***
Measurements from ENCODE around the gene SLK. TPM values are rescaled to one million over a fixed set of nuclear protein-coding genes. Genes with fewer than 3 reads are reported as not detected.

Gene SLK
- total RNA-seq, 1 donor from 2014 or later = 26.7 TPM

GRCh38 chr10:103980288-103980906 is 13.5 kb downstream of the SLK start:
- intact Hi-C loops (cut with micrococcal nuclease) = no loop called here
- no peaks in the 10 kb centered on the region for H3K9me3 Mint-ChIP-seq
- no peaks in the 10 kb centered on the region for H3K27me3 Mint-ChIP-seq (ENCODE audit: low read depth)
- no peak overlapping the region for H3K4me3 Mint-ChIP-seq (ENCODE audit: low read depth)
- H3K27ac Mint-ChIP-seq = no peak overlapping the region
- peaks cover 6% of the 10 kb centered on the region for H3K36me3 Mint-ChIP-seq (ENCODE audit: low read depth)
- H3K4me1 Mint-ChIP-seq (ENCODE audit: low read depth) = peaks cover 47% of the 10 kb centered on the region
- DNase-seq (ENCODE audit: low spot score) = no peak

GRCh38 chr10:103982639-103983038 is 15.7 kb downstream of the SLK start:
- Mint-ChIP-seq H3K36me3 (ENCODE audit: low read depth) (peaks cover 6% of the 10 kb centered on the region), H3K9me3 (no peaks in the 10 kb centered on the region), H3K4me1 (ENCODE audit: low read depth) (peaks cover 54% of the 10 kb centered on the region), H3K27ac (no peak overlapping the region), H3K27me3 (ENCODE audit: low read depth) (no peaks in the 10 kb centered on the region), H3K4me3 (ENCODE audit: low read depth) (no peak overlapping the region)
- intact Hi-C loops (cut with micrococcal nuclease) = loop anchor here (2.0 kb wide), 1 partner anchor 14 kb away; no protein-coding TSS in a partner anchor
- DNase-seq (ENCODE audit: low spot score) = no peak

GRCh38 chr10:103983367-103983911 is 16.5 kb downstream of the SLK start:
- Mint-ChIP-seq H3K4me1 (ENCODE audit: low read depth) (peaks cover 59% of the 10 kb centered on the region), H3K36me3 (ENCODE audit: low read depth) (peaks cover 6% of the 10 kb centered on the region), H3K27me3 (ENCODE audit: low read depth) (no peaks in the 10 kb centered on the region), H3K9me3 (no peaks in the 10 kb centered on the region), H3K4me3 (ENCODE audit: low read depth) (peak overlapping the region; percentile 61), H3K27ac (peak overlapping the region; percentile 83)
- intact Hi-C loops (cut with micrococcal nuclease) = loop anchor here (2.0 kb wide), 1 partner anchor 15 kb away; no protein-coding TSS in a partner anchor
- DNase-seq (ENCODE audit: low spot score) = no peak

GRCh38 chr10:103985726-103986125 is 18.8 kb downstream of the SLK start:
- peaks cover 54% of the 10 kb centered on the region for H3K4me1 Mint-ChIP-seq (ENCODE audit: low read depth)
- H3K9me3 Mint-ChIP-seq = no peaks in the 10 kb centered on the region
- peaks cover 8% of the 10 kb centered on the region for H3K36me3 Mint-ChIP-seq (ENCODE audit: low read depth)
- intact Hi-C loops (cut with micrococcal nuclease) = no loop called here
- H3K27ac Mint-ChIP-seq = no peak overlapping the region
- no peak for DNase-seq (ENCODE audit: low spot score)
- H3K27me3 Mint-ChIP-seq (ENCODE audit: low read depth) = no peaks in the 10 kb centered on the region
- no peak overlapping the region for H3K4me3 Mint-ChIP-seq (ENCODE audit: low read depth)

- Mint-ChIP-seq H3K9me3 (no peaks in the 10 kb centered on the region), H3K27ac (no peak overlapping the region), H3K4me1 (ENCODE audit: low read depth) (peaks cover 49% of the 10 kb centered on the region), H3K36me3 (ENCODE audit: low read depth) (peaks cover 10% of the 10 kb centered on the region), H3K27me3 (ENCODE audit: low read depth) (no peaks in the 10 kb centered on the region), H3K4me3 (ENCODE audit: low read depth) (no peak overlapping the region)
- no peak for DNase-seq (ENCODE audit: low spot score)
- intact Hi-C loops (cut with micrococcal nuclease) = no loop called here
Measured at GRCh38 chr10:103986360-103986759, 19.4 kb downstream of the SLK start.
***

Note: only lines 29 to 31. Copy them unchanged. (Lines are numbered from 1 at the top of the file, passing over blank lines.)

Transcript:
- no peak overlapping the region for H3K4me3 Mint-ChIP-seq (ENCODE audit: low read depth)

- Mint-ChIP-seq H3K9me3 (no peaks in the 10 kb centered on the region), H3K27ac (no peak overlapping the region), H3K4me1 (ENCODE audit: low read depth) (peaks cover 49% of the 10 kb centered on the region), H3K36me3 (ENCODE audit: low read depth) (peaks cover 10% of the 10 kb centered on the region), H3K27me3 (ENCODE audit: low read depth) (no peaks in the 10 kb centered on the region), H3K4me3 (ENCODE audit: low read depth) (no peak overlapping the region)
- no peak for DNase-seq (ENCODE audit: low spot score)